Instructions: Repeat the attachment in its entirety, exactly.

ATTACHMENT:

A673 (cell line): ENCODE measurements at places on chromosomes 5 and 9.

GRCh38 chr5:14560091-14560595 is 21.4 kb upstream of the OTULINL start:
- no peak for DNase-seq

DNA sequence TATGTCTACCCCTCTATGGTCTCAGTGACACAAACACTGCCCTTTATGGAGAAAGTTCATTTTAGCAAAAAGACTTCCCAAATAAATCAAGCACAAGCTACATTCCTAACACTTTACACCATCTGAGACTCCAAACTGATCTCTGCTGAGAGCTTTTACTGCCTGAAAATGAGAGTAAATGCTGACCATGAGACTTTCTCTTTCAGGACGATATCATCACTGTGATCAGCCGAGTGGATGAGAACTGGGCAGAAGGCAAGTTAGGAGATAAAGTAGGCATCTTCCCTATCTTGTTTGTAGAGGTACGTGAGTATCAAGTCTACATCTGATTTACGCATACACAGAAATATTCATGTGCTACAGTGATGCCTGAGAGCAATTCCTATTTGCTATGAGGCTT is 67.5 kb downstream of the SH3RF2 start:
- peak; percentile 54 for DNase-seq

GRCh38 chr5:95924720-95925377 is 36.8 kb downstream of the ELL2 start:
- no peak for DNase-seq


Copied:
A673 (cell line): ENCODE measurements at places on chromosomes 5 and 9.

GRCh38 chr5:14560091-14560595 is 21.4 kb upstream of the OTULINL start:
- no peak for DNase-seq

DNA sequence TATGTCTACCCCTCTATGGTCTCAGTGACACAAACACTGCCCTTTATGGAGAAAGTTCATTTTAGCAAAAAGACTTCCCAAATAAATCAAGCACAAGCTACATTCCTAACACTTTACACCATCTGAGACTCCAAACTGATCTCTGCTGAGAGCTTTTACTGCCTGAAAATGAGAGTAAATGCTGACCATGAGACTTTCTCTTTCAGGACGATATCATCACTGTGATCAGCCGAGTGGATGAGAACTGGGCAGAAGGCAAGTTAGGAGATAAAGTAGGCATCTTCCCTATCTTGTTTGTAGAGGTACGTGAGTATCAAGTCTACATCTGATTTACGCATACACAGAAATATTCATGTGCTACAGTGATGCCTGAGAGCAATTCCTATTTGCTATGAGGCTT is 67.5 kb downstream of the SH3RF2 start:
- peak; percentile 54 for DNase-seq

GRCh38 chr5:95924720-95925377 is 36.8 kb downstream of the ELL2 start:
- no peak for DNase-seq